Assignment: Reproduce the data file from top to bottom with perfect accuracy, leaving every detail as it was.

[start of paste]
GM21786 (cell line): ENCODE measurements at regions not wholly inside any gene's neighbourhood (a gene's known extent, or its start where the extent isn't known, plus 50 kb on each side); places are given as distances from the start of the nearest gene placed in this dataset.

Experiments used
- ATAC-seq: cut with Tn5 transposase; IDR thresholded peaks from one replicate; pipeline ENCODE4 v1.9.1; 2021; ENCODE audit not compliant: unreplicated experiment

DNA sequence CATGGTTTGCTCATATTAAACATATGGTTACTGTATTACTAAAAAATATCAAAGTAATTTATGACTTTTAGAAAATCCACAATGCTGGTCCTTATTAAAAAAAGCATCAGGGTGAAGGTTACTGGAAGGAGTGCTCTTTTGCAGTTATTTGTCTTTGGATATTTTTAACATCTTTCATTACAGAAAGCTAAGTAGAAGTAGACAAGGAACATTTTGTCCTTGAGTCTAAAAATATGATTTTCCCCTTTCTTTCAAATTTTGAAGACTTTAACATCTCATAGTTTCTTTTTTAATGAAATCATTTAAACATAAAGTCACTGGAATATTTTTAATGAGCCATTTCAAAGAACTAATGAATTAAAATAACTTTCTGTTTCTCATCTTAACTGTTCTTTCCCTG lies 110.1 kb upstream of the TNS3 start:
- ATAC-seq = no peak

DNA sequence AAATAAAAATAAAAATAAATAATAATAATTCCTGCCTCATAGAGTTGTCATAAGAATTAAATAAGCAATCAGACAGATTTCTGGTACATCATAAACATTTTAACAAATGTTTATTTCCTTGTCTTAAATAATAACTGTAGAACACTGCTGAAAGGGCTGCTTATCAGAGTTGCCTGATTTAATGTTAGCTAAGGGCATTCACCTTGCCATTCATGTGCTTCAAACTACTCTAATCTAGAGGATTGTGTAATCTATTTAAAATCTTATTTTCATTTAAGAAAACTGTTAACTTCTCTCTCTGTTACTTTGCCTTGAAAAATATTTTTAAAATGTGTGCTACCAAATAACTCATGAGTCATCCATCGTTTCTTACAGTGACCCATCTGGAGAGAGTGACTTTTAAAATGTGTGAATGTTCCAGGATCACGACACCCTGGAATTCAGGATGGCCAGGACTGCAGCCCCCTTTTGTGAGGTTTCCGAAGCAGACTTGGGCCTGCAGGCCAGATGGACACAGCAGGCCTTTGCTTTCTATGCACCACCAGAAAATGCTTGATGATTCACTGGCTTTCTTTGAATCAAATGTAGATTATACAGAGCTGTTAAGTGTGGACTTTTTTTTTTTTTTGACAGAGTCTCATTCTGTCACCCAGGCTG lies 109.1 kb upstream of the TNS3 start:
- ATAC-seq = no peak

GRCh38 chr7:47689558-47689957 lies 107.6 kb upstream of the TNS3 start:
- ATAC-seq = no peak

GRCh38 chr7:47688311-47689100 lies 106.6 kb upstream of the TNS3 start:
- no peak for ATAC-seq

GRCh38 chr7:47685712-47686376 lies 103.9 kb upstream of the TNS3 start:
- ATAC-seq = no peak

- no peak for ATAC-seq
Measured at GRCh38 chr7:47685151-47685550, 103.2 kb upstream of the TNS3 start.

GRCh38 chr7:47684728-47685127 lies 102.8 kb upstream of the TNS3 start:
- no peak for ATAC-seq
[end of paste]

GM21786 (cell line): ENCODE measurements at regions not wholly inside any gene's neighbourhood (a gene's known extent, or its start where the extent isn't known, plus 50 kb on each side); places are given as distances from the start of the nearest gene placed in this dataset.

Experiments used
- ATAC-seq: cut with Tn5 transposase; IDR thresholded peaks from one replicate; pipeline ENCODE4 v1.9.1; 2021; ENCODE audit not compliant: unreplicated experiment

DNA sequence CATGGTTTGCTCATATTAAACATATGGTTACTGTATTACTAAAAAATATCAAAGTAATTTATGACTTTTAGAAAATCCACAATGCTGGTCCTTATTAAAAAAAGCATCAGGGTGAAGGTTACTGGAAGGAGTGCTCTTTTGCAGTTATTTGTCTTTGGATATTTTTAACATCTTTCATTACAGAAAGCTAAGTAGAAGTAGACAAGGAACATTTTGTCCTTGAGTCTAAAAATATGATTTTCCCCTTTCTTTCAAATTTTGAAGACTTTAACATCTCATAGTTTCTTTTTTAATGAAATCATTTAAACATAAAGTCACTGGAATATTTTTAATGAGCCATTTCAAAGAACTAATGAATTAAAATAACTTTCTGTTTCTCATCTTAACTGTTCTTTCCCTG lies 110.1 kb upstream of the TNS3 start:
- ATAC-seq = no peak

DNA sequence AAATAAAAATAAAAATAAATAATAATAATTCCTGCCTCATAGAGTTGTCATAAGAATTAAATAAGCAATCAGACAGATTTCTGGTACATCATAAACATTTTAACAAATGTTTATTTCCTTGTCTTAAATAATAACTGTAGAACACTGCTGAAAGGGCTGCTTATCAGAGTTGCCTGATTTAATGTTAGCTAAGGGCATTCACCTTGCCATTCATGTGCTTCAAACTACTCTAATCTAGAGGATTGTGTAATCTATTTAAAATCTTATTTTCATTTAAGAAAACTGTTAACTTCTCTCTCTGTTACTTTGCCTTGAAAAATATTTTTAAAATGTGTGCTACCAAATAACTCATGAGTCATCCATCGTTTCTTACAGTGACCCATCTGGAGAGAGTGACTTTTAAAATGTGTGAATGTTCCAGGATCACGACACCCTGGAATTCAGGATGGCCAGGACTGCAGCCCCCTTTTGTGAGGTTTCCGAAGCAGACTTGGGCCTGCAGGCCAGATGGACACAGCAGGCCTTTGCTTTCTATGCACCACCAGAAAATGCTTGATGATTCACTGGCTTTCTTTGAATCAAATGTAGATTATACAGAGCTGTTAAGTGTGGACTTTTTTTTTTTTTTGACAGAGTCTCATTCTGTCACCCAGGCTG lies 109.1 kb upstream of the TNS3 start:
- ATAC-seq = no peak

GRCh38 chr7:47689558-47689957 lies 107.6 kb upstream of the TNS3 start:
- ATAC-seq = no peak

GRCh38 chr7:47688311-47689100 lies 106.6 kb upstream of the TNS3 start:
- no peak for ATAC-seq

GRCh38 chr7:47685712-47686376 lies 103.9 kb upstream of the TNS3 start:
- ATAC-seq = no peak

- no peak for ATAC-seq
Measured at GRCh38 chr7:47685151-47685550, 103.2 kb upstream of the TNS3 start.

GRCh38 chr7:47684728-47685127 lies 102.8 kb upstream of the TNS3 start:
- no peak for ATAC-seq